It’s been a while since I’ve posted a “how to”-style article and I thought it might be helpful to have a quick look at some tools that can help with one of the most challenging part of anyone’s job. The title is of course tongue in cheek but there are small things we can do that will make a transformative difference. Things no one told Phil Davison in the video above. Don’t be Phil.
It’s funny, as sophisticated communication is the one gift humans have that surges us far beyond all other intelligent life; yet it is the cause of so much confusion and uncertainty in both our professional and personal lives.
As an actor, I love communication. Like anyone, I don’t always get it right but when I was 17, performing in a Shakespeare lead for the first time at school, I discovered that the relationship between me and the audience was one I inherently understood. I felt powerful in that space. I had found where I belonged. My journey to Coach has been a long and winding one (politics degree, actor training at the Royal Academy of Dramatic Art, professional actor, professional theatre director, coach, business leader) and I am passionate about sharing the thrill I felt as that 17 year old with others. I hope I can help them, if not love the dynamic created when speaking to an audience, to at least approach it without fear or trepidation.
So here are 10 perspectives on successful communication. Where I’ve italicised I am referring to a skill or technique to implement.
There are a great many awards schemes that businesses and organisations can enter nowadays. But which ones are worth winning? My experience as a judge highlights two schemes that are genuine and represent a true accolade of excellence.
What does success in these awards say about the organisation, its leadership and the team and/or individual who has won? And what should critics of business and our public sector organisations take heed of?
So much written about Millennials suggests that they are turned off by the way generations before them have done things. As someone engaged in professional learning this interests me.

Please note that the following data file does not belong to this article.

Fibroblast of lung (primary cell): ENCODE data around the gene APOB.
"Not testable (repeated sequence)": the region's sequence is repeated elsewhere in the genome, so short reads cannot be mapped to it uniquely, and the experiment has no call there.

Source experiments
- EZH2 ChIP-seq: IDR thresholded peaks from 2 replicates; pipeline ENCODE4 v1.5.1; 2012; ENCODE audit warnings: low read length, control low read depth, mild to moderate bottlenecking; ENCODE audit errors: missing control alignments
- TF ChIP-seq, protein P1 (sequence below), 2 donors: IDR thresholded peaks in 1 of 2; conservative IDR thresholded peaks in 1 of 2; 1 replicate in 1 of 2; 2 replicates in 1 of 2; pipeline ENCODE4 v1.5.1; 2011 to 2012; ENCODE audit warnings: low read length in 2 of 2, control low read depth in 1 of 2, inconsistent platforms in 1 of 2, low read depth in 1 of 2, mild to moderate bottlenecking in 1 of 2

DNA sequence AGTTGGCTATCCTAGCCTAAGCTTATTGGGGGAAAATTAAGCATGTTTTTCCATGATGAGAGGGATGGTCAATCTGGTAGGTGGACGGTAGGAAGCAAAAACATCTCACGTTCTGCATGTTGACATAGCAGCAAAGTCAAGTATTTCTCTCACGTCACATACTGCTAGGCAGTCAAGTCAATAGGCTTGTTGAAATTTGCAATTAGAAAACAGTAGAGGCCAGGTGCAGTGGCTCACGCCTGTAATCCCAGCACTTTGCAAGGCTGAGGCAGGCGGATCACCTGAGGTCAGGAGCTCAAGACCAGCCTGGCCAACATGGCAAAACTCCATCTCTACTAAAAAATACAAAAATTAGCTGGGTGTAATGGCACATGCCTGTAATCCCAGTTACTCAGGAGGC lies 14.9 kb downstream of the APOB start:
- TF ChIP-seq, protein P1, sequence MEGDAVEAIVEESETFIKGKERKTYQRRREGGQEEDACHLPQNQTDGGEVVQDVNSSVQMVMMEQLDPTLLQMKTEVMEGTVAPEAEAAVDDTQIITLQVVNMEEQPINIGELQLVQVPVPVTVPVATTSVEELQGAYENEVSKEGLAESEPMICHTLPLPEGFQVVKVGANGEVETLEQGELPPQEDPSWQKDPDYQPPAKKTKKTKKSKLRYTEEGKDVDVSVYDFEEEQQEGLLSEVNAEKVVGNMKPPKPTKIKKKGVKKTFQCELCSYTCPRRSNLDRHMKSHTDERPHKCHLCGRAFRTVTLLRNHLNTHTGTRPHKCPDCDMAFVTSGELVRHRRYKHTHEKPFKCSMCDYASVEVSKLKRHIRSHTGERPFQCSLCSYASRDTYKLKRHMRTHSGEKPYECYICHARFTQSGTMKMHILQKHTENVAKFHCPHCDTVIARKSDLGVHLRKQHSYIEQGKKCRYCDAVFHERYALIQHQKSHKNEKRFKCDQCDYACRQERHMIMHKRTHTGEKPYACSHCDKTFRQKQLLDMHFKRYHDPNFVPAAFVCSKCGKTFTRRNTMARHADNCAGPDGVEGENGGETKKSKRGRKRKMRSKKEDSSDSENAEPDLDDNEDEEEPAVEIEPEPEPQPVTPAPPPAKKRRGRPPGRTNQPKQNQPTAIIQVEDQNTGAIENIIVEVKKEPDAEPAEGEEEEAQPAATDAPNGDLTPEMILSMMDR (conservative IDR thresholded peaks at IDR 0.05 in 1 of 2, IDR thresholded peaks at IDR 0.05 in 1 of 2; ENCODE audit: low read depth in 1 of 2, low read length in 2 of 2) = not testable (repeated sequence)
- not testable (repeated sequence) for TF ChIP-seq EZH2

Millennials, it would seem, are more civic and community minded than their predecessors. Lacking the financial security from which their parents have benefitted they are not as interested in a career path as generations before them. Instead, meaningful work, creative outlets and immediate, interactive feedback mean a lot. One only needs to look at a random selection of start-ups to see this behaviour in evidence.
What does this mean for those of us now who work in more traditional institutions, based on and run by baby boomers or Gen X-ers? It’s an important question because bigger and slower moving organisations still need to employ, engage and retain millennials.
It is somewhat disquieting to read that the “Peter principle”, see https://en.wikipedia.org/wiki/Peter_principle, continues to thrive in UK business. Our poor productivity performance arises because too many people gain promotion into managerial roles beyond their level of natural competence. However, in the firm featured in the FT article performance is improving.
It strikes me, however, that simply hanging up figures of Superman (is this unconscious bias by the firm’s leaders?), and doling out pork pies are rather superficial practices. The only likely outcome of this epicurean approach is hardened arteries.
Over the last 2 years, I have been blessed with the wonderful opportunity to lead an operational execution team and we have managed to put together a group of fine professionals. They combine knowledge and experience but also curiosity for improvement and a hunger for growth. It has reached a point where we need to stop and look around and reflect. The conclusion I have reached is that we dedicate ourselves to execute plans that are being handed to us… right? More reflection is needed to find the real purpose: We hold in our hands the service delivery promise to our clients. Suddenly a job with no apparent complexity has become one with the highest possible stakes.